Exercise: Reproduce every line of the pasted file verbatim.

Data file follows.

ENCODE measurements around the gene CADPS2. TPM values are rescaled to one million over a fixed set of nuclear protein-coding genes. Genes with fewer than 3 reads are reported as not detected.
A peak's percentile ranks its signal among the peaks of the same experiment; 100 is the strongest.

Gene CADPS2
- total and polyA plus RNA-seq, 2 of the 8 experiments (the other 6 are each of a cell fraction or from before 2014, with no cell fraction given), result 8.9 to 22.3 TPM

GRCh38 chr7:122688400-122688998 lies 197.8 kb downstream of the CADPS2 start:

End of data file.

ENCODE measurements around the gene CADPS2. TPM values are rescaled to one million over a fixed set of nuclear protein-coding genes. Genes with fewer than 3 reads are reported as not detected.
A peak's percentile ranks its signal among the peaks of the same experiment; 100 is the strongest.

Gene CADPS2
- total and polyA plus RNA-seq, 2 of the 8 experiments (the other 6 are each of a cell fraction or from before 2014, with no cell fraction given), result 8.9 to 22.3 TPM

GRCh38 chr7:122688400-122688998 lies 197.8 kb downstream of the CADPS2 start: